SD Vietnam War Memorial Dedication Please Support the Memorial Soldiers, Heroes, and teachers information



In Memory of  U.S. Army Specialist Fourth Class

Edwin Harry Case

Batesland, South Dakota, Shannon County

 March 15, 1947 -- November 1, 1968

Died of Wounds in Vietnam


Edwin Harry “Eddie” Case was born in Alliance, Nebraska, on March 15, 1947, to Clifford and Birdie Case. He had one sister, Barbara, and two brothers, Clinton and Keith, who died when he was 12. Their hometown was Batesland, South Dakota. Edwin attended first through eighth grade in Batesland. Edwin’s brother, Clint, who was six years older than Edwin, remembers that whenever he told Edwin to do something, Edwin would argue and say, “You’re not my boss.” Edwin later attended Bennett County High School in Martin, which he graduated from in 1965. After graduation he went to a technical college in Denver, Colorado. He returned to Batesland from college in 1966. He then worked at an auto body shop in Martin and drove the school bus from Batesland to Martin until he joined the service. Barbara’s daughter, who was ten years younger than Edwin, remembers, “He was always smiling and cheerful and didn’t seem to mind having a little niece following him around all the time asking him all kinds of questions.” She would always ask him where he was going and he would say, “Crazy. Want to go with me?”

Edwin entered the service on September 22, 1967, at Hot Springs, South Dakota, and did his basic training at Fort Lewis, Washington. He also attended a communications school at Fort Gordon, Georgia. On April 5, 1968, he was sent overseas where he was stationed in Vietnam, as a U.S. Amy Specialist Fourth Class in Company D, 299th Engineers Battalion, 937th Engineers Group, 18th Engineers Brigade. He wrote home frequently, including letters to his minister, Rev. Gabel. His sister, Barb, remembers that Edwin sent home some special gifts from Vietnam to her and her family.

Army Specialist Fourth Class Edwin Harry Case died of wounds from a mine detonation in Vietnam on November 1, 1968. His company and he were clearing a friendly mine field when one of the mines already picked up went off. His Commanding Officer wrote to the family that Edwin’s job took “courage and competence” and that Edwin “most definitely had these qualities.” He ended the letter with, “I could not hope to lessen your grief but believe me it is shared by every member of this company.” On November 2, 1968, a memorial service was held in Vietnam for Edwin and another soldier who was also killed in the explosion. The Commanding Officer had the following words to say:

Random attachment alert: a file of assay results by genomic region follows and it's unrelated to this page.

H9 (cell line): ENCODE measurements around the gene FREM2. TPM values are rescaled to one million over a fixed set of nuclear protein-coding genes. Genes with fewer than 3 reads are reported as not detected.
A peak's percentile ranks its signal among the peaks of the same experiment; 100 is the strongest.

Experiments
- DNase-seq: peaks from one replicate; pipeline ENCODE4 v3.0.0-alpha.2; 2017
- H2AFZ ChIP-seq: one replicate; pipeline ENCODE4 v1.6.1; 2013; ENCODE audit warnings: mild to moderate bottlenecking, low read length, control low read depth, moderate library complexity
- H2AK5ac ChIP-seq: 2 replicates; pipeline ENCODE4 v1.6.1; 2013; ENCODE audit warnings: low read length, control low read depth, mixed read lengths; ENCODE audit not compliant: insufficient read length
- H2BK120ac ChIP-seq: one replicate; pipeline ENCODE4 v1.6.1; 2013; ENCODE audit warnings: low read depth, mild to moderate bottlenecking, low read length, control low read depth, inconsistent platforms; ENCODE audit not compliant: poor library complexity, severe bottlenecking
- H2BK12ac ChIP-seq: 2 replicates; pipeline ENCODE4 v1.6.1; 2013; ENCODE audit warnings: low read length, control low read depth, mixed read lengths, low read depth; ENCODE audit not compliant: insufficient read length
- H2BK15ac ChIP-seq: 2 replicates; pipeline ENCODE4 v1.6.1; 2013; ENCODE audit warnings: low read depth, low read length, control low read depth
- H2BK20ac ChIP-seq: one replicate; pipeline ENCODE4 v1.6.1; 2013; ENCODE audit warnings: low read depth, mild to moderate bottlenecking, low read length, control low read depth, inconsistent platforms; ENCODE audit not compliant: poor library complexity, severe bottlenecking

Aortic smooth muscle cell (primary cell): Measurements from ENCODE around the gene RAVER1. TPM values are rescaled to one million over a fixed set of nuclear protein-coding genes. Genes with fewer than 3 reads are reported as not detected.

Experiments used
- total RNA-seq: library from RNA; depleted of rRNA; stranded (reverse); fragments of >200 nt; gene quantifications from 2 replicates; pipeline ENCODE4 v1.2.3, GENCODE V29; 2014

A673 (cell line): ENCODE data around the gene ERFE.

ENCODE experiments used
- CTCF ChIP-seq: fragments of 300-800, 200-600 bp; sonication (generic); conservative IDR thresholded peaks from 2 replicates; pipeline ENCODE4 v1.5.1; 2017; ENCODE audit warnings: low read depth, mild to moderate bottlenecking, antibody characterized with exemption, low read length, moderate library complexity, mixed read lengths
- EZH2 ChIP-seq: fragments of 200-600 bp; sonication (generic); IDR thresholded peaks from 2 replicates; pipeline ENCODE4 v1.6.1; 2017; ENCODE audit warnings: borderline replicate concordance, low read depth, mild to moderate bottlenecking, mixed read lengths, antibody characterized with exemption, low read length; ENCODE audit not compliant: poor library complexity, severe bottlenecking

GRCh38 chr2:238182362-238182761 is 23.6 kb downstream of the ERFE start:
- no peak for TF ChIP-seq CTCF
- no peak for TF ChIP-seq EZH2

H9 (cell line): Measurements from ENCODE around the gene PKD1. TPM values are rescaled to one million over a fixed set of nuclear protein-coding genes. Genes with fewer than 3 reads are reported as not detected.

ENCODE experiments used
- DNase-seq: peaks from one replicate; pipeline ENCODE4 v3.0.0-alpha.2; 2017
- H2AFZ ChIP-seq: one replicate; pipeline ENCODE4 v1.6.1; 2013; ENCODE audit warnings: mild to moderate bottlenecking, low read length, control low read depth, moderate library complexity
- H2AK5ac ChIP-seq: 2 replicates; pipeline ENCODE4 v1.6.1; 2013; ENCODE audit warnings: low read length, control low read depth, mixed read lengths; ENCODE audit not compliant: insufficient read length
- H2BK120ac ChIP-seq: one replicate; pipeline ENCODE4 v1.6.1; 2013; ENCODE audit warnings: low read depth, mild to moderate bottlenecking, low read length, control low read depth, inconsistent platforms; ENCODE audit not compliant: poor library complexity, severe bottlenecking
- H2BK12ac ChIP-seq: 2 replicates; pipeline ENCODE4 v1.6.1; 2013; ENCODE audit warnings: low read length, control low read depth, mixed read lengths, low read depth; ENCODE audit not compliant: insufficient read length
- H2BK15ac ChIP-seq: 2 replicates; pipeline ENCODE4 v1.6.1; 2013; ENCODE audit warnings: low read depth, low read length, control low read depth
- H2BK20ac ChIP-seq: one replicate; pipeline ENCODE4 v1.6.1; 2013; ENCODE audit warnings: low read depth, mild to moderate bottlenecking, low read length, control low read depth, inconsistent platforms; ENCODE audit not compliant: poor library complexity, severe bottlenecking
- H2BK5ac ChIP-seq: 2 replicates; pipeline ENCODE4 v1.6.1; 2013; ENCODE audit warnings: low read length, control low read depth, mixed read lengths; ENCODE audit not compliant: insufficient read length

You were lucky if you got to know Case well. But it didn’t take
long to find out that if there was work to be done, Case would be
doing more than his share. I don’t think he ever missed a mine sweep.
He was a good man in the field or as a friend.

No bugles played when Case and Spradlin volunteered for the mine
clearing party. Every man here knew the danger of the operation.
Spradlin and Case said “I’ll do it” like they always did.

There will be no stories about their lives in the New York Times, not
even the Pacific Stars and Stripes. Their brand of glory does not sell well….

His body was returned to the United States, first arriving to San Francisco and then to Rapid City and finally to Gordon, Nebraska with a military escort. A memorial service was held on November 14, 1968, at the First Methodist Church of Gordon followed by burial at the Chadron cemetery with full military honors.

Army Specialist Fourth Class Case was awarded the National Defense Service Medal, Vietnam Service Medal, Vietnam Campaign Ribbon, Expert Badge with automatic rifle bar, and Marksman Badge with rifle bar.


Edwin is currently survived by his mother, Birdie Case, Gordon, Nebraska; his sister, Barbara Zlomke, Batesland; his brother, Clinton Case, Thousand Oaks, California; his niece, Jerri Oller Martin and her son, Tristan, Mesa, Arizona; and his nephew, Keith Case and his children, Kyle and Kendall, Henderson, Nevada.


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